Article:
After at least seven years of planning and preparation, on Tuesday, SpaceX’s Falcon Heavy will finally make its maiden voyage. Though the aerospace company will attempt to land several of its boosters back on terra firma, its payload will continue along on a one-way ticket toward Mars — but how long will its sojourn around the Red Planet last?
Let’s clear something up right off the bat: Elon Musk’s midnight cherry Roadster isn’t actually going to Mars. It’s not even going to be orbiting Mars in the way that the red planet’s two moons do. Instead, the car will be placed in a heliocentric orbit, meaning it will revolve around the sun, just like all the planets in our solar system.
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“The Falcon Heavy will achieve this by using three rockets, with the first two separating after stage one of the launch,” Ben Thornber, an associate professor at the University of Sydney, writes in The Conversation. “The final rocket will then lift the Tesla Roadster up into space, where it will enter a highly elliptical orbit between the Earth and Mars. Without external interference, Falcon Heavy will remain in this orbit for thousands of years.”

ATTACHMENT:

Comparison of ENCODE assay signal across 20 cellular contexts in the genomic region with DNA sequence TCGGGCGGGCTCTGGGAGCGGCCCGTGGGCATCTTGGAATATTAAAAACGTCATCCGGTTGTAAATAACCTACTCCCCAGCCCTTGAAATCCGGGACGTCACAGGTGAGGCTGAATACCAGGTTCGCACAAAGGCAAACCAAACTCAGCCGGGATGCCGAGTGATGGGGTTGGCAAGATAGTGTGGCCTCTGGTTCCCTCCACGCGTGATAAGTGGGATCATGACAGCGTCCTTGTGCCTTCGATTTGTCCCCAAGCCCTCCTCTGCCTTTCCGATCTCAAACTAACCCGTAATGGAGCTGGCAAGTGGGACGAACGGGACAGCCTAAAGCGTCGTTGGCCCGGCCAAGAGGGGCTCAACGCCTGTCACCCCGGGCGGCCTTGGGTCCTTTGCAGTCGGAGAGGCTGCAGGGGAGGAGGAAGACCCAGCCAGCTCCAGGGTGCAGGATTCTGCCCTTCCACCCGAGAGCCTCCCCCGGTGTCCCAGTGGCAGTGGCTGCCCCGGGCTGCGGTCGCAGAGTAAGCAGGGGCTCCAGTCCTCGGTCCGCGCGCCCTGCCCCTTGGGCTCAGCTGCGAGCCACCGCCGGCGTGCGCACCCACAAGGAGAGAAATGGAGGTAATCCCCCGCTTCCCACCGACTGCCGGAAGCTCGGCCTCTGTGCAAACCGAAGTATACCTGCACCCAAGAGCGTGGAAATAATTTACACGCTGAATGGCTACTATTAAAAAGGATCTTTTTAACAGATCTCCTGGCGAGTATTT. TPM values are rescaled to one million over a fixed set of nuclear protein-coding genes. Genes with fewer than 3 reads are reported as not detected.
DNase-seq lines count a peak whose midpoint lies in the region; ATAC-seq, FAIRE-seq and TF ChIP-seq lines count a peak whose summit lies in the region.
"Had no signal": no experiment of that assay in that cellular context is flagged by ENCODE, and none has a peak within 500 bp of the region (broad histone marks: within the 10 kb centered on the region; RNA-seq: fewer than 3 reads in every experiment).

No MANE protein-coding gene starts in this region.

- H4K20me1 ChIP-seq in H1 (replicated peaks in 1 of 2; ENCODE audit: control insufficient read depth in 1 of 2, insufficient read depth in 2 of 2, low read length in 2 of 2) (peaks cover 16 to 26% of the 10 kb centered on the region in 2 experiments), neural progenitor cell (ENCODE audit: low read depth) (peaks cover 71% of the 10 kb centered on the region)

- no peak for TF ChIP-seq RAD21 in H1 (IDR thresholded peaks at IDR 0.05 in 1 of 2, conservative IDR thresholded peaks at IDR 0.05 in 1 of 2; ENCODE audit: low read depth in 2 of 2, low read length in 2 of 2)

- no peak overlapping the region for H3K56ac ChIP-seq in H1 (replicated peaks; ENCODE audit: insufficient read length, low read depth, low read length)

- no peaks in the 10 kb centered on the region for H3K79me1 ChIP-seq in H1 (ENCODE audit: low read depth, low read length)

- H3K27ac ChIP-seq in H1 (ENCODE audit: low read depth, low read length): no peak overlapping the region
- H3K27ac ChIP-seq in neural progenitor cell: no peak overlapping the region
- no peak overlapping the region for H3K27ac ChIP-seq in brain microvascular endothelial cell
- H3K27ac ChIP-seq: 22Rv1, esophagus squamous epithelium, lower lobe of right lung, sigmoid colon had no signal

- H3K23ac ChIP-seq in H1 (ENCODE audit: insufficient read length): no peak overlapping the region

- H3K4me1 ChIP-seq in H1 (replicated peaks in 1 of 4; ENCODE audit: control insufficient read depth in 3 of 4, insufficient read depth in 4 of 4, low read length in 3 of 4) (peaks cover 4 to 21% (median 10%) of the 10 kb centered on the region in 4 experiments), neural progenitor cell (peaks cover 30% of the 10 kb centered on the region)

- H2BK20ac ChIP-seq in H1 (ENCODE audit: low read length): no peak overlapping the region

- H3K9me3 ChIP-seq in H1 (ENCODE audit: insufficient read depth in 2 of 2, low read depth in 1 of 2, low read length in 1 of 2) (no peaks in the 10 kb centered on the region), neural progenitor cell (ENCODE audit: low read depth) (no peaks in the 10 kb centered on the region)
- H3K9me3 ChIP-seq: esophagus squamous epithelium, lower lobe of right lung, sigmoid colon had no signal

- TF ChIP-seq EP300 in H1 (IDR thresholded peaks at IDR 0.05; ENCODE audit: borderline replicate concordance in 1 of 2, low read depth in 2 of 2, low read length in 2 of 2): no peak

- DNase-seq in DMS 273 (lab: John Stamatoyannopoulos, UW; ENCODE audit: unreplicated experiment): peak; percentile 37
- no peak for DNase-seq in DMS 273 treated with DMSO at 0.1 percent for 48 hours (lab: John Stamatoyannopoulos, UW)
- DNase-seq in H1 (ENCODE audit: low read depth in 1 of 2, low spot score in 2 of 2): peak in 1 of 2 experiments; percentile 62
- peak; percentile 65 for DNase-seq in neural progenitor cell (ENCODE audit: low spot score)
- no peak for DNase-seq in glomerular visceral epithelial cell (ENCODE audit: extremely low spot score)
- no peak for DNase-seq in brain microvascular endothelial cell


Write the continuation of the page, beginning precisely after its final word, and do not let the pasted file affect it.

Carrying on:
Update: The Falcon Heavy has launched and landed. Watch the full mission video below.
The specific kind of heliocentric orbit Musk’s roadster will be traveling on is called Trans-Mars injection, meaning it will orbit the sun in a manner that will bring it close to Earth and Mars again and again. This could mean that the Tesla will be placed several million miles away from Mars, but it’ll still get to snuggle up to the planet — and ours — many times.
Of course, getting the Roadster to its final destination is the hard part. First and foremast, the Falcon Heavy has to not blow up on ascent, which is harder than it sounds. Then, it has to traverse Earth’s Van Allen belt, which is full of high-energy particles waiting to whack the crap out of it. Then, the Tesla has to cruise in deep space for about six hours to reach the finish line.
It’s a lot, but if SpaceX pulls this off, it’ll make history — again.
“We estimate it will be in that orbit for several hundred million years, or maybe in excess of a billion years,” Musk announced in a press conference yesterday.
There’s only one way to find out whether or not Musk’s Tesla will make it to Mars — watch the launch on Tuesday at 1:30 p.m. Eastern.